The "Correctional Supervision" series was designed for newly appointed correctional supervisors who work in jails and prisons on the federal, state and local levels, but they are appropriate across the spectrum. The concepts and principles are applicable to newly appointed juvenile correctional supervisors who work in juvenile detention facilities and juvenile correctional facilities (training schools) at the state and county level, and to both adult and juvenile veteran correctional supervisors who want a basic review of the topic. To obtain college credits, students must complete the entire Correctional Supervision series (CSU202, CSU203, CSU204 and CSU205), purchase the required text and successfully complete the Comprehensive CSU Final Exam. Upon completion of all four courses in the series and passing its final exam, students are eligible for three upper credits toward a bachelor's degree.

The "Supervising Women Offenders" courses are unique because they explore the specific issues and concerns associated with female offenders. Although geared toward correctional officers, the courses can provide invaluable information to supervisors and managers who move from men's to women's facilities or who simply need to refresh their skills in working with female offenders. To obtain college credits, students must complete the entire Supervising Women Offenders series (WOM206, WOM207, WOM208 and WOM209), purchase the required text and successfully complete the Comprehensive WOM Final Exam. Upon completion of all four courses in the series and passing its final exam, students are eligible for two upper credits toward a bachelor's degree.

Other Incentives

OCA is set up to custom-design an agency's training and education courses. An agency may work with OCA staff, from content development and technology needs to implementation. In addition, OCA allows certified corrections professionals to earn contact hours by completing courses. OCA is working closely with Bellevue University to allow students to apply OCA courses as credits toward the university's correctional management degree.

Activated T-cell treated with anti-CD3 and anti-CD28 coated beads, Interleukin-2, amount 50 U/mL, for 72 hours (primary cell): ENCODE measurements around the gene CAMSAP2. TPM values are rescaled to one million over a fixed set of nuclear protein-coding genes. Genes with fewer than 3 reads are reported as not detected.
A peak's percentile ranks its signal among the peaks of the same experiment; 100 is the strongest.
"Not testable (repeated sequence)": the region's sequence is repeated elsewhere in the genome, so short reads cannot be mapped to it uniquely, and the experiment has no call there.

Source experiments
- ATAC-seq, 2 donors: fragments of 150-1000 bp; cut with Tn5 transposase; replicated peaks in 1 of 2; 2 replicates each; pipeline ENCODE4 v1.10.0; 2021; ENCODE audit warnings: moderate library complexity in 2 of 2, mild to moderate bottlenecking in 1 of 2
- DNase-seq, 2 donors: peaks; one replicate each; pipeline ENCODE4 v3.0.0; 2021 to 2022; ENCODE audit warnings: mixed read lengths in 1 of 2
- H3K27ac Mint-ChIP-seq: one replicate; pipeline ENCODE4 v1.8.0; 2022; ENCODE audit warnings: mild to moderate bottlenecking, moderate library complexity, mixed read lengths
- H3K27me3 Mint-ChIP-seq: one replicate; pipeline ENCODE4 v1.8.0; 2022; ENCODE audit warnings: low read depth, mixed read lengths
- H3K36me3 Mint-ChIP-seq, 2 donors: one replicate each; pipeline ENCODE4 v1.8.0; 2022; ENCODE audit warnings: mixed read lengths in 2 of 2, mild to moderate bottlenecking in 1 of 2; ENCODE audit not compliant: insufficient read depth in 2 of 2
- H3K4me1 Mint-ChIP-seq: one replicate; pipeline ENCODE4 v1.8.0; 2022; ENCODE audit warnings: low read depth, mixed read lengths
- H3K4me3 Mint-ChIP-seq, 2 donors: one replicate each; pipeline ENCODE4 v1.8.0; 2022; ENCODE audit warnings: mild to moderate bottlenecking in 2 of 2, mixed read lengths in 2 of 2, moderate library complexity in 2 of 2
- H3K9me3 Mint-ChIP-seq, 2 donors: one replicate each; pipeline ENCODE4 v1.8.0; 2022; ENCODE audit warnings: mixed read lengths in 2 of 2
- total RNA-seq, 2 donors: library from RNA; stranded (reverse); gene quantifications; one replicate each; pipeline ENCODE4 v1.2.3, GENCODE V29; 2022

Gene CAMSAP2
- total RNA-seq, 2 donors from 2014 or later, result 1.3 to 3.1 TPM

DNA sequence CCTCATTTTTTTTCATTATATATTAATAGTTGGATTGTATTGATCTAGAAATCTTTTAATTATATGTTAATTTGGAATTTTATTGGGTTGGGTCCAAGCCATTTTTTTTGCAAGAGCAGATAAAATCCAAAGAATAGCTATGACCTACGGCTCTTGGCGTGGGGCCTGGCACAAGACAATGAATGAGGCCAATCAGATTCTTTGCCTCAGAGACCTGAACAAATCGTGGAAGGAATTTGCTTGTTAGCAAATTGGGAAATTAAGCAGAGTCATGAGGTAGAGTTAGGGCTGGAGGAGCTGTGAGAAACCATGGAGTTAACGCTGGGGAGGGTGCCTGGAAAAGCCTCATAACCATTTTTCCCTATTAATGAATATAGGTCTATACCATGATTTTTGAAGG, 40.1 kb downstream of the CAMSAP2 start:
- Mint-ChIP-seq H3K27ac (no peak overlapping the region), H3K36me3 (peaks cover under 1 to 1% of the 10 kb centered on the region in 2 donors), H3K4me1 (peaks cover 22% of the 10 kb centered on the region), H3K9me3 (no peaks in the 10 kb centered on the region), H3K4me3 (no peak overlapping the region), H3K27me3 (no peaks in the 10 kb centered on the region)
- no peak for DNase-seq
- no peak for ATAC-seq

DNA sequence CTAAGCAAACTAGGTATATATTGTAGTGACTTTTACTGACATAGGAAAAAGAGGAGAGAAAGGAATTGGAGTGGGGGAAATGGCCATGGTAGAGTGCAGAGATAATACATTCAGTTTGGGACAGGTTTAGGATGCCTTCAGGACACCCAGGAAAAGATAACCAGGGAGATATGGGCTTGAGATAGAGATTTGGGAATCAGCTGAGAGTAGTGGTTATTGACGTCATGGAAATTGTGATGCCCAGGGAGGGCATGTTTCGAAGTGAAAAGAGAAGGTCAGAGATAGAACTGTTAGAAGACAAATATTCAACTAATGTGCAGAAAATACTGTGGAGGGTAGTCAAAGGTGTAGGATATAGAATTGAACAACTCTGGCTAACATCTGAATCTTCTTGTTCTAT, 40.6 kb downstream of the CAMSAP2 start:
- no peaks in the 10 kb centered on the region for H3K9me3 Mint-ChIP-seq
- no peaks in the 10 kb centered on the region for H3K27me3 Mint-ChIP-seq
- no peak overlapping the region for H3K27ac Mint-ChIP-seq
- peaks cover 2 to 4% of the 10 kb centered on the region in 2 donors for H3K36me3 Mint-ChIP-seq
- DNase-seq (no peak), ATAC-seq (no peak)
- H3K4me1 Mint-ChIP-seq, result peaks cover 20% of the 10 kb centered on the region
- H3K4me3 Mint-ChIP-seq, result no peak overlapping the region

Professional Development staff are continuously looking into delivering the topics that impact corrections every day such as medical and mental health, suicide prevention and legal issues. That is why OCA was created--to serve correctional facilities throughout the nation, from jails and prisons to probation and health care. William Sondervan, Professional Development director, believes that OCA will provide "a proactive approach to delivering high-quality and effective training and education to correctional staff."

Professional Development staff are committed to providing affordable, state-of-the-art e-learning programs that are responsive to the training needs of staff at all levels and in all correctional environments. There can be no better time for corrections personnel to log on to experience e-learning and enhance their knowledge and skills. For more information, visit OCA at

Tonya M. Brooks, MPA, is the Online Corrections Academy administrator for the American Correctional Association's Professional Development Department. She can be reached at
COPYRIGHT 2005 American Correctional Association, Inc.
No portion of this article can be reproduced without the express written permission from the copyright holder.
Copyright 2005 Gale, Cengage Learning. All rights reserved.

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Title Annotation:Professional Development Update
Author:Brooks, Tonya M.
Publication:Corrections Today
Geographic Code:1USA
Date:Jul 1, 2005
Previous Article:Changing directions.
Next Article:U.S. prison population up by nearly 50,000.